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Richard, George (ed.) / Wisconsin alumnus
Volume 54, Number 3 (Nov. 1952)

Lentz, Art
On Wisconsin in sports,   pp. 18-19


Page 18


Basketball Prospects Are Improved
NEVER THE ONE to discount his
      prospects, University of Wiscon-
      sin varsity basketball coach Bud
Foster views the coming 1952-53 sea-
son with optimism that is refreshingly
frank and forthright.
  He believes the Wisconsin team will
do a better job than last year and pre-
dicts a rise in Big Ten ratings. Last
year the Badgers won only five out of
the 14 Big Ten games and finished 7th
in the standings.
  The Badger mentor, now entering
his 19th season as boss-man of basket-
ball, offers this cheerful outlook for
better times despite the loss of All-
Conference Guard Ab Nicholas and five
other major lettermen.
   "We ought to move in the standings
mainly because we will have more bal-
ance," Bud states. "The loss of Nich-
olas, one of the top scorers in school
history, naturally is a serious one but
this year all five starters will be able
to share the responsibilities on the court,
rather than looking to Nicholas to
carry the burden as was the case during
the biggest portion of the season last
year."
   Actually, the accent will be on youth
at Wisconsin this season. Only two
seniors are on the squad, Tom Ward
of Wauwatosa, and Charles Siefert, for-
merly of Black River Falls and now of
Madison. Both are guards with plenty
of experience.
   Meanwhile, there are a number of
 sophomores and juniors available who
 gained valuable experience either on
 junior varsity or varsity teams.
   Foster, however, does temper his op-
 timism somewhat by pointing out that
 the Badgers are still a year or two away
 from being serious title contenders.
 Small as most college squads go, the
 lack of overall height this year may
 hurt Wisconsin.
 18
  Wisconsin not only lost Nicholas,
who was fifth in Big Ten scoring last
year with a 16.8 point average. Gradu-
ation took three other major letter win-
ning forwards, Pete Anderson, Ed Car-
penter, and Carl Herried, and a good
forward-guard reserve in Si Johnson,
also a major letterman. On top of that,
Chuck Dahlke, twice a major letterman
as a center, ended his competition.
  Wisconsin will have three starters
back from last year, all of whom played
an important part in the upset of Iowa
and Illinois, the Big Ten leaders, at the
dose of the campaign. They aLre Siefert,
guard; Paul Morrow, towering center
of St. Croix Falls, and Dick Cable, Ste-
vens Point, a lithe forward. Morrow,
as a sophomore last year, finished run-
nerup to Nicholas in scoring with 275
points and also was 14th in Big Ten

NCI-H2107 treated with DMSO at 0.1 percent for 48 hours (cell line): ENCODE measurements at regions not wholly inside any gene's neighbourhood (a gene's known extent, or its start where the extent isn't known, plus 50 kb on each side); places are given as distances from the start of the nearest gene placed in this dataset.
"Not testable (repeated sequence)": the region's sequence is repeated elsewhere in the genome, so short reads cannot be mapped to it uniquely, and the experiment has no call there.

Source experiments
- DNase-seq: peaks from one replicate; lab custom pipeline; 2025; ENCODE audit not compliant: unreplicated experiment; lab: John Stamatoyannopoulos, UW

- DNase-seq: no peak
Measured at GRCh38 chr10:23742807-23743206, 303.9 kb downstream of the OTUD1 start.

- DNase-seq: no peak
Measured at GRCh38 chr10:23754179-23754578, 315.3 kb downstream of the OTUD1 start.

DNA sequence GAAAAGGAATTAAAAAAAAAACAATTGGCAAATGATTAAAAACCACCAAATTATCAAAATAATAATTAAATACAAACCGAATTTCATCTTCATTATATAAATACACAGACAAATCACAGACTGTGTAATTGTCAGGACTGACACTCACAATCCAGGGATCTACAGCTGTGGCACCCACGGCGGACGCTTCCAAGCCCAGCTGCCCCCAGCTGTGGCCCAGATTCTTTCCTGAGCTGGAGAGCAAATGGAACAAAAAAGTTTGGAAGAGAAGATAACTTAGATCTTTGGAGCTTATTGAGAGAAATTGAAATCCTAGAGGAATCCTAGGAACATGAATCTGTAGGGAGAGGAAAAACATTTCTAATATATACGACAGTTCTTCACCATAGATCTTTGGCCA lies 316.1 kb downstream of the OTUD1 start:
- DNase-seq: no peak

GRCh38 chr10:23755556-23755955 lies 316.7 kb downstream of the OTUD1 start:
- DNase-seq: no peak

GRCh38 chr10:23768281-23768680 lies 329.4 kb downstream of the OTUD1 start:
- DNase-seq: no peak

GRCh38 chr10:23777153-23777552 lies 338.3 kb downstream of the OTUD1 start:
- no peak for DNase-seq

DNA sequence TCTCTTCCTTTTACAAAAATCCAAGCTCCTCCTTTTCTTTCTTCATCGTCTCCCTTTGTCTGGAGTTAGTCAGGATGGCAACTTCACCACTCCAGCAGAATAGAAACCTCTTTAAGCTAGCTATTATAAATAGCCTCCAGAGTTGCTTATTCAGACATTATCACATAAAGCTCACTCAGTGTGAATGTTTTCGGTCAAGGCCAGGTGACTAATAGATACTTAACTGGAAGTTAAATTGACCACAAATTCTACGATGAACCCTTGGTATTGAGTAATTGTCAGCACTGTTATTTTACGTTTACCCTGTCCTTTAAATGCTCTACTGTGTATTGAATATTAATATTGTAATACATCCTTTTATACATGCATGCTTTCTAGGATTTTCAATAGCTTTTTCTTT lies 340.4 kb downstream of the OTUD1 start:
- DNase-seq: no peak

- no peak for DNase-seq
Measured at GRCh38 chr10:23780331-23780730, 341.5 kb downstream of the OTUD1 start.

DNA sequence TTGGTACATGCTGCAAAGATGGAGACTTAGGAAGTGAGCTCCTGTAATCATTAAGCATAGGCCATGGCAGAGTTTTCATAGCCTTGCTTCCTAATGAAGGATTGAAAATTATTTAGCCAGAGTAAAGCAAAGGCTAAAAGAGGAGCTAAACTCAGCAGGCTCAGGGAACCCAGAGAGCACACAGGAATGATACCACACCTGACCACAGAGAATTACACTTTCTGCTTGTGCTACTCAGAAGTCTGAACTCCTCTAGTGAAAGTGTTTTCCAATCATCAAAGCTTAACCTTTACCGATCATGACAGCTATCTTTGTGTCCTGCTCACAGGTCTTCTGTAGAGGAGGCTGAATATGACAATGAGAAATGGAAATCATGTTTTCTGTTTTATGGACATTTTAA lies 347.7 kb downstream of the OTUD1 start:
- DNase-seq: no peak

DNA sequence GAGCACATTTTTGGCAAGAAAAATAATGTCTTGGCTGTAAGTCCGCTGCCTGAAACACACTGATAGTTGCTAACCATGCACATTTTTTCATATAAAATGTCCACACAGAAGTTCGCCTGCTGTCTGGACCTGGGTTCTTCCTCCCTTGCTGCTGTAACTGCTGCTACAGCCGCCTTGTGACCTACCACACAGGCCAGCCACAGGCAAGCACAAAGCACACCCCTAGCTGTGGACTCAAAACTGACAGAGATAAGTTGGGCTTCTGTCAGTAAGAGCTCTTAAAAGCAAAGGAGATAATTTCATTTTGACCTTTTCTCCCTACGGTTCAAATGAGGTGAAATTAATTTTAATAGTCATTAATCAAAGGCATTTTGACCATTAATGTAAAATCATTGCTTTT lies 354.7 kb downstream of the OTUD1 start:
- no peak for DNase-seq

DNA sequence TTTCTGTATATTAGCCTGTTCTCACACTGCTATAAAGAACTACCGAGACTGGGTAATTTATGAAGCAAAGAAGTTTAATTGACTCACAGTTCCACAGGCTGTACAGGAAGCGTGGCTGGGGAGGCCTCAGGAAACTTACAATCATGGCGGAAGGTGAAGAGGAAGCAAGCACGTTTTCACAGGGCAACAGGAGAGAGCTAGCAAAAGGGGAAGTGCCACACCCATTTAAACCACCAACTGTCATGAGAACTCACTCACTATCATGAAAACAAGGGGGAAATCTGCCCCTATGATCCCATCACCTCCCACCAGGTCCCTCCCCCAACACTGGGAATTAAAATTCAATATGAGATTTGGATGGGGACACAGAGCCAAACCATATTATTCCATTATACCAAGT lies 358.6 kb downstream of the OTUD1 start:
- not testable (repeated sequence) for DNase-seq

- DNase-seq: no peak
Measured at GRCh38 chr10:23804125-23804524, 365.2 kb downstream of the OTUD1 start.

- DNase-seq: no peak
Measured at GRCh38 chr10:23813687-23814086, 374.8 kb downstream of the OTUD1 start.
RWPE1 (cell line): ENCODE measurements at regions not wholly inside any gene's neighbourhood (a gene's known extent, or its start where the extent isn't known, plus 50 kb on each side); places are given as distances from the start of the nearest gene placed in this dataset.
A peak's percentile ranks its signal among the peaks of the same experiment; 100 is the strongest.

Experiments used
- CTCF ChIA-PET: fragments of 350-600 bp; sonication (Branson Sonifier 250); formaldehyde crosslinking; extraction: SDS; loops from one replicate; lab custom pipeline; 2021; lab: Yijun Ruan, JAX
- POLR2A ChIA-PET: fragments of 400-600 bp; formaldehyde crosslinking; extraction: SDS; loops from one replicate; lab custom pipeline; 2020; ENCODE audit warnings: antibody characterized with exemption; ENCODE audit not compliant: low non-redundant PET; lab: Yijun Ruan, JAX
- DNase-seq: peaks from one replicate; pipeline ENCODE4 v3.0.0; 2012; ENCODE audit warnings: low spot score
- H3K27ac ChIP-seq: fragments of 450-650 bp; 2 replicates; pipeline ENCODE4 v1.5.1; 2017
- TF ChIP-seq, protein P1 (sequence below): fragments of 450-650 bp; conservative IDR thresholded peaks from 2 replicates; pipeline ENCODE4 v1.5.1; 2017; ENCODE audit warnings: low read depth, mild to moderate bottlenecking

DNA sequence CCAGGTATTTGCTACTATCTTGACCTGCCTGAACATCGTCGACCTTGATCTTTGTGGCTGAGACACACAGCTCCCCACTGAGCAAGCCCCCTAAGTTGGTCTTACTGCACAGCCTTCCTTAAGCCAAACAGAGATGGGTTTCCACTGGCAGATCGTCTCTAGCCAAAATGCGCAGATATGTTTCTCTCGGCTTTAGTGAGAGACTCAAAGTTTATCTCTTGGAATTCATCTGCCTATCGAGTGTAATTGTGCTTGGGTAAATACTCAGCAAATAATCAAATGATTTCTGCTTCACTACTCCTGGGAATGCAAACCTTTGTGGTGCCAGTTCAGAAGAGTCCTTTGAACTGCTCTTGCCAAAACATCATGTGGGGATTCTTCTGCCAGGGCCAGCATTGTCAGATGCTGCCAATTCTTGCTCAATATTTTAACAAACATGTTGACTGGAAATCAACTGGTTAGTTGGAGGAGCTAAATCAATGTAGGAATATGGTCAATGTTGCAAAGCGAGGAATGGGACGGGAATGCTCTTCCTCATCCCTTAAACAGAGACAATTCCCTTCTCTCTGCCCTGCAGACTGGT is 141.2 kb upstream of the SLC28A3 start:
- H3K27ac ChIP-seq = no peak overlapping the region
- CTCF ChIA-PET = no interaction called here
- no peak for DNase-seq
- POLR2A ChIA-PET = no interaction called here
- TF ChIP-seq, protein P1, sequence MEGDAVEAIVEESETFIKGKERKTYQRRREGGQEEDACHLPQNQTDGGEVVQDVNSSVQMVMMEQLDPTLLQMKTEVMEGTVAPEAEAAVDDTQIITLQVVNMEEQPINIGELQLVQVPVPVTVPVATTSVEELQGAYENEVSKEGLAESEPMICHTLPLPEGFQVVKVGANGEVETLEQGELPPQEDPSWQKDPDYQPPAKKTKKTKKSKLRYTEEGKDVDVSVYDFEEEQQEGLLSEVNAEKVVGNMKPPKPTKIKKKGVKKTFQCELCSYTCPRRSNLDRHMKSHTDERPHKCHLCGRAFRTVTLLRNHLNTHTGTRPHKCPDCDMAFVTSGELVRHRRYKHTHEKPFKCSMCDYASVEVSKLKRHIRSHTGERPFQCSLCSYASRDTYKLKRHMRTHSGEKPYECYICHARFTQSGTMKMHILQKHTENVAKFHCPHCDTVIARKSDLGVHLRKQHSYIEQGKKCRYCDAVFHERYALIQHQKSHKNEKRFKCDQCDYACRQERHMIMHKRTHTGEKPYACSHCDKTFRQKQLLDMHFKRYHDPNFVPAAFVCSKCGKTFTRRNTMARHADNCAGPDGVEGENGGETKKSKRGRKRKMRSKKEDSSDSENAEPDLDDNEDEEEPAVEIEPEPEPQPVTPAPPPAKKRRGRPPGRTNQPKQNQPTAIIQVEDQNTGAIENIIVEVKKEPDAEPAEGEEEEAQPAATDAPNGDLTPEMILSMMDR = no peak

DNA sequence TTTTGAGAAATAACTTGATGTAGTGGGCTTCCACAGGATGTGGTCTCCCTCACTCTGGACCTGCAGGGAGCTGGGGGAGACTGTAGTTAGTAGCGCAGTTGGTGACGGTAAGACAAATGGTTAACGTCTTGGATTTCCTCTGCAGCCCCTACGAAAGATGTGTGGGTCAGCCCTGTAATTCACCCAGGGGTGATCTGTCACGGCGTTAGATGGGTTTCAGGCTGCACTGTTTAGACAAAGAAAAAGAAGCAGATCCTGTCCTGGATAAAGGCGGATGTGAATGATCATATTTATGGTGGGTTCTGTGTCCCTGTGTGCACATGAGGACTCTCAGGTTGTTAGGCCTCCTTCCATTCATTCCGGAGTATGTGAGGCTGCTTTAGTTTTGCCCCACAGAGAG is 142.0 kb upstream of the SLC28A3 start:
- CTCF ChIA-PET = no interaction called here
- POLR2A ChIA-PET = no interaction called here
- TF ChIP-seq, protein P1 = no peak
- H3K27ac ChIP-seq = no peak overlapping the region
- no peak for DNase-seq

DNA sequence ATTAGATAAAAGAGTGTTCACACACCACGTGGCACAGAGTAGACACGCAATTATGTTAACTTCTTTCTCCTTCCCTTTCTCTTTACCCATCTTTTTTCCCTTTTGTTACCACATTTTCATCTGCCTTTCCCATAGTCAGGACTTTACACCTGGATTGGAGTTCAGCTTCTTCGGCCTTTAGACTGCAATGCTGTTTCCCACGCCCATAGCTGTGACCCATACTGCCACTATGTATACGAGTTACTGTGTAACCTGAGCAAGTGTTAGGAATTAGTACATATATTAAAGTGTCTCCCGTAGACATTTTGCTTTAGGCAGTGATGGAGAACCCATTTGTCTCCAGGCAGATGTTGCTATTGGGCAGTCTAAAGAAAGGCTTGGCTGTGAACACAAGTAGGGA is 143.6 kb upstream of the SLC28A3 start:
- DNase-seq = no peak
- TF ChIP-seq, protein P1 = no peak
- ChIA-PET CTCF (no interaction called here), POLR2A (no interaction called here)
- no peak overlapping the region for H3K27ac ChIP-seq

scoring with 165 points. Cable was
third high in Badger scoring with 136
        THE SCHEDULE
           BASKETBALL
IVec. 5-Marquette at Madison
      8-Loyola at New Orleans
      15-Iowa at Madison
      20-Purdue at Lafayette
      26--California at Madison
      27-Oregon at Iowa City
      29-Iowa at Iowa City
Jan.  3-Purdue at Madison
      5-Minnesota at Minneapolis
      10-Illinois at Champaign
      12-Minnesota at Madison
      17-Northwestern at Evanston
      19-Ohio St..at Madison
Feb. 7-illinois at Madison
      9-Indiana at Bloomington
      14-Michigan at Madison
      16-Indiana at Madison
      21-Michigan at Ann Arbor
      23-Michigan St. at East Lansing
      28-Ohio State at Columbus
Mar. 7-Northwestern at Madison
       9-Michigan St. at Madison
-1
IIN SPORTS * By Art Lentz
I                                                                       
                                                      I
points while Siefert came along fast in
the closing games to score 89 points.
  Cable competed as a freshman last
year and broke two school records for
field goal shooting percentages with a
mark of .391 for all games and had a
splendid .368 mark in the Big Ten rat-
ings.
  Three other major lettermen are on
hand. They are Tony Stracka, Hartford,
and Ronnie Weisner, Elgin, Ill., for-
wards; and Ward, a guard of two years
experience.
  Tallest man is Morrow at 6-7. Cable
is 6-2, Siefert is 6-1, Ward is 6-0,
Stracka is 6-3, while Wiesner is 5-8.
  A number of junior "W" men are
also on hand. They include Bob Weber
of Lodi (6-5 ½) center or guard; Mike
Daly, Wi s c o n s i n Rapids, forward;
Roger Godfrey, Wauwatosa, guard;
Owen J. Roberts,. Madison, forward;
Alan Hinnrichs, Milwaukee (6-4) cen-
ter; David Massey, Glencoe, Ill. for-
ward; Dan Spika, La Crosse, guard;
and Bob Turner, Belvidere, Ill., guard.
   Among s o m e promising numeral
winners of last year are Dan Folz, Mil-
waukee, center (6-6) and Matt Put-
zier, Ellsworth, guard.
   Foster believes the move by the
Western Conference from a 14-game to
an 18-game schedule is more equitable
and removes the possibility of a team
receiving a schedule "break." Under
this new system of double round-robin
play, each team plays a home-and home
schedule with all of the other confer-
ence schools.
   Wisconsin opens its schedule against
Marquette in the fieldhouse on Friday
night, Dec. 5, then travels to New
Orleans for a tussle with Loyola of the
South on Dec. 8.
   THERE STILL are post-game argu-
 ments on George O'Brien's 96 yard
 punt against Iowa this season. But rest
 assured it is officially the best in foot-
 ball despite claims to the contrary.
            WISCONSIN ALUMNUS
I


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